Hello there! Are to planning to have a joint will with your spouse? Do you know you can easily get it done with online wills? Yes! You can easily manage your estate in the convenience of your own home with your spouse.

Joint wills and testaments provide for the disposition of the assets of two people, usually a husband and wife, but sometimes they can be between any two people. It is one document also known as a mutual will, but it is not the same as a mirror will which means a will that is identical to another.

Online will helps a couple to have a legally valid will without a lawyer or law firm. In addition, online will help them get their joint final wishes and lasting legacy at an affordable fixed price with no stress.

Online wills are cost-effective and a straightforward process that is convenient for you both and easy to complete.

What Is a Joint Will?

A joint will is a legal document in which two persons leave all their assets to the other and agree on what happens to the estate when the other person passes away.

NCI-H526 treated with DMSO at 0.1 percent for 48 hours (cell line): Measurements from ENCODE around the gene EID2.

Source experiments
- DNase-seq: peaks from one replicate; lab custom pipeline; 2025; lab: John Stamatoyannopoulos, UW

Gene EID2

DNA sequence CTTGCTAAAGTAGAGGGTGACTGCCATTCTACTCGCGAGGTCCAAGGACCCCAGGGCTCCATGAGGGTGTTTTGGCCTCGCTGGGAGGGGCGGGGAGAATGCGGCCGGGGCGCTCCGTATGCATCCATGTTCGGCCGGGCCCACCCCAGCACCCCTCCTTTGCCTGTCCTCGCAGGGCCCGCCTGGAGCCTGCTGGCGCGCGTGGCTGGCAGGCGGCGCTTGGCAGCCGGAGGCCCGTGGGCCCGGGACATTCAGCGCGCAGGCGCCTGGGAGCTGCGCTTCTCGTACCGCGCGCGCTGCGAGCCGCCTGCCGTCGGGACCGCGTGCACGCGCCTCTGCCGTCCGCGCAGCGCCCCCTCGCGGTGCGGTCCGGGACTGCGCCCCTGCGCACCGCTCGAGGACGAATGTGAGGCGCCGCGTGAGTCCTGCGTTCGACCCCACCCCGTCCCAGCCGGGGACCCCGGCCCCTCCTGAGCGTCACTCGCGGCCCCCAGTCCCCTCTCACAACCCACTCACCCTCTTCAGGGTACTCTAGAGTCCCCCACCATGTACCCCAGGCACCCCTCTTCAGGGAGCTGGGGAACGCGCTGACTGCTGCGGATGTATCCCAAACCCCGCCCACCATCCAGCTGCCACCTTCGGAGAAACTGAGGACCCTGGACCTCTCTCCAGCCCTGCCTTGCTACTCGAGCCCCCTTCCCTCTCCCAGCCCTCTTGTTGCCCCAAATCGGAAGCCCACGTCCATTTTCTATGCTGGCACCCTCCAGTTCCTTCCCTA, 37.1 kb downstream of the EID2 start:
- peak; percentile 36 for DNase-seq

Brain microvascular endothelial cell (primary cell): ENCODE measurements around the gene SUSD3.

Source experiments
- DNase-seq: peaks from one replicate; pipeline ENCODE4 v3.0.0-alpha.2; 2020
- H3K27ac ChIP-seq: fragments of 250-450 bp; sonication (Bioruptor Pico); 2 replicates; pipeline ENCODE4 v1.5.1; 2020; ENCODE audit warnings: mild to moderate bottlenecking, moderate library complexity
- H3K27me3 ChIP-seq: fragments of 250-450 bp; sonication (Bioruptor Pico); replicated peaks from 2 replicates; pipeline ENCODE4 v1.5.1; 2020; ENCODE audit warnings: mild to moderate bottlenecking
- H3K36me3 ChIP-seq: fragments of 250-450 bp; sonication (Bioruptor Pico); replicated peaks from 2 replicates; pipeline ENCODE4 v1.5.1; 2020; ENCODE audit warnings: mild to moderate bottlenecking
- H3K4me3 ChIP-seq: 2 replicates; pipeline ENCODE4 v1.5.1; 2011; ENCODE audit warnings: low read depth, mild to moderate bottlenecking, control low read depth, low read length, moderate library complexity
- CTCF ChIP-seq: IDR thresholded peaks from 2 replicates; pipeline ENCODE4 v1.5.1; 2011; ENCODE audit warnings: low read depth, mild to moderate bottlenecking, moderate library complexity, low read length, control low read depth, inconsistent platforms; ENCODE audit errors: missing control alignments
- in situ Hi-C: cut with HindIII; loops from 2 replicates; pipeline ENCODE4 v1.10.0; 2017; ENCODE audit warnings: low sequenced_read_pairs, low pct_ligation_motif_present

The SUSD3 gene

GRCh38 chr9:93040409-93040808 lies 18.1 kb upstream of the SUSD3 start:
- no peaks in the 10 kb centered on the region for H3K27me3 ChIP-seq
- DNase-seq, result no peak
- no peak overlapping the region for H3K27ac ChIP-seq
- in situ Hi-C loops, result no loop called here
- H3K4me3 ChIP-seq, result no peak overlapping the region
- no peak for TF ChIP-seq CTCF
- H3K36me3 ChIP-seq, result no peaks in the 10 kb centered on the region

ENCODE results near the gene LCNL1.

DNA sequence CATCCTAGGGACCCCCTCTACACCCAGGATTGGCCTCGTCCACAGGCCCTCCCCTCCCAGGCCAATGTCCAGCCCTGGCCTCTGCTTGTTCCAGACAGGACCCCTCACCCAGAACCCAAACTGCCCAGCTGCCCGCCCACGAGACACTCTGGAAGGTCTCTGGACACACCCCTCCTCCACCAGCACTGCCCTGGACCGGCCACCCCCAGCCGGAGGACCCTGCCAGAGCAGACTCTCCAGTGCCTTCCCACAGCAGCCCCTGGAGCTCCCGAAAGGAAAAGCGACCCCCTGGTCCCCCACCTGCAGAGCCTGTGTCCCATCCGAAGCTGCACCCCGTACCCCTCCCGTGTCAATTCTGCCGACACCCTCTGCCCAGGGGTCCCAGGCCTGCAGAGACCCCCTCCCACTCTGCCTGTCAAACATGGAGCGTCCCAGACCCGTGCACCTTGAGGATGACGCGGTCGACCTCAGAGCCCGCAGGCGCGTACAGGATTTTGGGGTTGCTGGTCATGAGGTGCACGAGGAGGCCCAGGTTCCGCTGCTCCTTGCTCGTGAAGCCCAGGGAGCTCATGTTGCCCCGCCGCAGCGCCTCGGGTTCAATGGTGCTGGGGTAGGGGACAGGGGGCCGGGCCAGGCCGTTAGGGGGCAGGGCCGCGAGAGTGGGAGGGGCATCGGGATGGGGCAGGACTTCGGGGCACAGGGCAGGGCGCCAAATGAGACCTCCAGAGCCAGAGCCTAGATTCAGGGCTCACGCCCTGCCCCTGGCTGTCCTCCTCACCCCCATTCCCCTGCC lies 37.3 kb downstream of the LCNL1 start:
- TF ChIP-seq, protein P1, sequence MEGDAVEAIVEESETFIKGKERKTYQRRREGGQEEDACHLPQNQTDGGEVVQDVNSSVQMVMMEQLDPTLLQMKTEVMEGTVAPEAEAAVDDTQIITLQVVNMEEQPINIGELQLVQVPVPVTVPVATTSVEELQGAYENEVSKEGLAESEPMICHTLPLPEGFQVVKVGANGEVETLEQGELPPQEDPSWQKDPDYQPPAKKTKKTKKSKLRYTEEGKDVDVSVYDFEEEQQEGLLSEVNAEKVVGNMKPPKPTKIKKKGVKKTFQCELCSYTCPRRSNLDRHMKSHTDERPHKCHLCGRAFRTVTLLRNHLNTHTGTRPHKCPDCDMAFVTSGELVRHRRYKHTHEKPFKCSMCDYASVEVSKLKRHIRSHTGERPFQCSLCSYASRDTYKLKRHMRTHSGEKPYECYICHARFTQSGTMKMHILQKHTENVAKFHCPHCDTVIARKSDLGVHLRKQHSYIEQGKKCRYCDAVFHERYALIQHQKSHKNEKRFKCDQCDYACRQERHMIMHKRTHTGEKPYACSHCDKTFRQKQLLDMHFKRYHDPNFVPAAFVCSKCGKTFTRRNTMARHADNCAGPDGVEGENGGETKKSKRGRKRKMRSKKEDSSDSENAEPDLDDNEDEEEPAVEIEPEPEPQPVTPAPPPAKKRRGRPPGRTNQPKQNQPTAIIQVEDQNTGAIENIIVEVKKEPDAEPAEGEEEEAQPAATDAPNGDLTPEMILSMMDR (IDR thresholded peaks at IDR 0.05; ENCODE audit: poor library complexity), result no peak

When a married couple has a joint will, they leave all the assets to the surviving spouse, and upon their death, it is passed to their children.

Joint will ensure that the final wishes of the individuals are followed after their deaths and funeral service. The surviving spouse is bound to the provisions of Australian law of the joint will and can only be updated with the consent of both parties.

The main benefit of joint wills is the peace of mind for the individuals involved as they know exactly what will happen to their assets when they pass. Also, when the surviving spouse remarries after your death, they cannot let the asset to the new spouse.


What is an Online will?

Online wills are legal documents used the same way as a will drafted by lawyers. However, they are made without the help of legal practitioners.

However, most online will provide guidance from lawyers to make it a legally binding and straightforward process. Furthermore, most legal documents ask for information on your to-do list to help you build your will without additional costs.

These include a list of assets, whom you’d like to act as guardian for your minor-age children, and who will be the executor (the person you appoint to manage your estate and execute your will after your death).